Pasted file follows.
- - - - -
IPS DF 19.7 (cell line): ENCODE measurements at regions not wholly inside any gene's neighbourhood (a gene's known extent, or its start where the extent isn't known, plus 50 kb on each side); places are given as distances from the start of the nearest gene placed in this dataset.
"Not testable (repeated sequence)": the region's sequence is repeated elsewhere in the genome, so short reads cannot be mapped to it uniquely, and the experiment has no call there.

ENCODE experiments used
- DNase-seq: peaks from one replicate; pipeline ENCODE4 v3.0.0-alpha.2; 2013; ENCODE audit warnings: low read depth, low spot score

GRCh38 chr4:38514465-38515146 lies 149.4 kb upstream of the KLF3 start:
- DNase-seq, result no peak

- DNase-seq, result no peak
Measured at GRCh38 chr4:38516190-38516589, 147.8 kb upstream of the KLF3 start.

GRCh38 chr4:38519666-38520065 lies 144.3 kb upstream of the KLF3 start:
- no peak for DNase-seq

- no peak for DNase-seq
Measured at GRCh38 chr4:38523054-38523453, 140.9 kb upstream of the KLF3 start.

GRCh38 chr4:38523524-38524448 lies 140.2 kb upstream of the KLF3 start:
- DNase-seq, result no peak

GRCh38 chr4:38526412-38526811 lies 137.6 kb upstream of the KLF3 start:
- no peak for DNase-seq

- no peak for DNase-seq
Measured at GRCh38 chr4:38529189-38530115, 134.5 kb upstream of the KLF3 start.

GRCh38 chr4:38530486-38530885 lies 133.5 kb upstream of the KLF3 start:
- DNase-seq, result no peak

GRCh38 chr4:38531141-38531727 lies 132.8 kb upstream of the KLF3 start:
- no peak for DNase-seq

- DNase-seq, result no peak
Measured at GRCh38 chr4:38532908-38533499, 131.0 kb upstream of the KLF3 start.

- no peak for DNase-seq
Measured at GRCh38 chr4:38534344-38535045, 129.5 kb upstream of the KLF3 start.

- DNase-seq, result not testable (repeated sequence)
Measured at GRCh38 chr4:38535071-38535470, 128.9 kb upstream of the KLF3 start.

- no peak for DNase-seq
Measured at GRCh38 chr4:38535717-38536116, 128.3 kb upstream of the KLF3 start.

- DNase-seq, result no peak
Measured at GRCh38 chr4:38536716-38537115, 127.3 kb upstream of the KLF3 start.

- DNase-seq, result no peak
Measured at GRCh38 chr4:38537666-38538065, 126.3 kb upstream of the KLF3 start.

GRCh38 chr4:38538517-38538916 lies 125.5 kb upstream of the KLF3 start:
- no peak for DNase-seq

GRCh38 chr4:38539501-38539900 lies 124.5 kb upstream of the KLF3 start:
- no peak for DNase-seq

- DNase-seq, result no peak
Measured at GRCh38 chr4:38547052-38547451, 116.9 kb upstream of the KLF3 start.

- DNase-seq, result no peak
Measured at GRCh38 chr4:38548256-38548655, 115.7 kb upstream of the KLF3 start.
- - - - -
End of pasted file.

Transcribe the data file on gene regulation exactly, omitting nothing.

IPS DF 19.7 (cell line): ENCODE measurements at regions not wholly inside any gene's neighbourhood (a gene's known extent, or its start where the extent isn't known, plus 50 kb on each side); places are given as distances from the start of the nearest gene placed in this dataset.
"Not testable (repeated sequence)": the region's sequence is repeated elsewhere in the genome, so short reads cannot be mapped to it uniquely, and the experiment has no call there.

ENCODE experiments used
- DNase-seq: peaks from one replicate; pipeline ENCODE4 v3.0.0-alpha.2; 2013; ENCODE audit warnings: low read depth, low spot score

GRCh38 chr4:38514465-38515146 lies 149.4 kb upstream of the KLF3 start:
- DNase-seq, result no peak

- DNase-seq, result no peak
Measured at GRCh38 chr4:38516190-38516589, 147.8 kb upstream of the KLF3 start.

GRCh38 chr4:38519666-38520065 lies 144.3 kb upstream of the KLF3 start:
- no peak for DNase-seq

- no peak for DNase-seq
Measured at GRCh38 chr4:38523054-38523453, 140.9 kb upstream of the KLF3 start.

GRCh38 chr4:38523524-38524448 lies 140.2 kb upstream of the KLF3 start:
- DNase-seq, result no peak

GRCh38 chr4:38526412-38526811 lies 137.6 kb upstream of the KLF3 start:
- no peak for DNase-seq

- no peak for DNase-seq
Measured at GRCh38 chr4:38529189-38530115, 134.5 kb upstream of the KLF3 start.

GRCh38 chr4:38530486-38530885 lies 133.5 kb upstream of the KLF3 start:
- DNase-seq, result no peak

GRCh38 chr4:38531141-38531727 lies 132.8 kb upstream of the KLF3 start:
- no peak for DNase-seq

- DNase-seq, result no peak
Measured at GRCh38 chr4:38532908-38533499, 131.0 kb upstream of the KLF3 start.

- no peak for DNase-seq
Measured at GRCh38 chr4:38534344-38535045, 129.5 kb upstream of the KLF3 start.

- DNase-seq, result not testable (repeated sequence)
Measured at GRCh38 chr4:38535071-38535470, 128.9 kb upstream of the KLF3 start.

- no peak for DNase-seq
Measured at GRCh38 chr4:38535717-38536116, 128.3 kb upstream of the KLF3 start.

- DNase-seq, result no peak
Measured at GRCh38 chr4:38536716-38537115, 127.3 kb upstream of the KLF3 start.

- DNase-seq, result no peak
Measured at GRCh38 chr4:38537666-38538065, 126.3 kb upstream of the KLF3 start.

GRCh38 chr4:38538517-38538916 lies 125.5 kb upstream of the KLF3 start:
- no peak for DNase-seq

GRCh38 chr4:38539501-38539900 lies 124.5 kb upstream of the KLF3 start:
- no peak for DNase-seq

- DNase-seq, result no peak
Measured at GRCh38 chr4:38547052-38547451, 116.9 kb upstream of the KLF3 start.

- DNase-seq, result no peak
Measured at GRCh38 chr4:38548256-38548655, 115.7 kb upstream of the KLF3 start.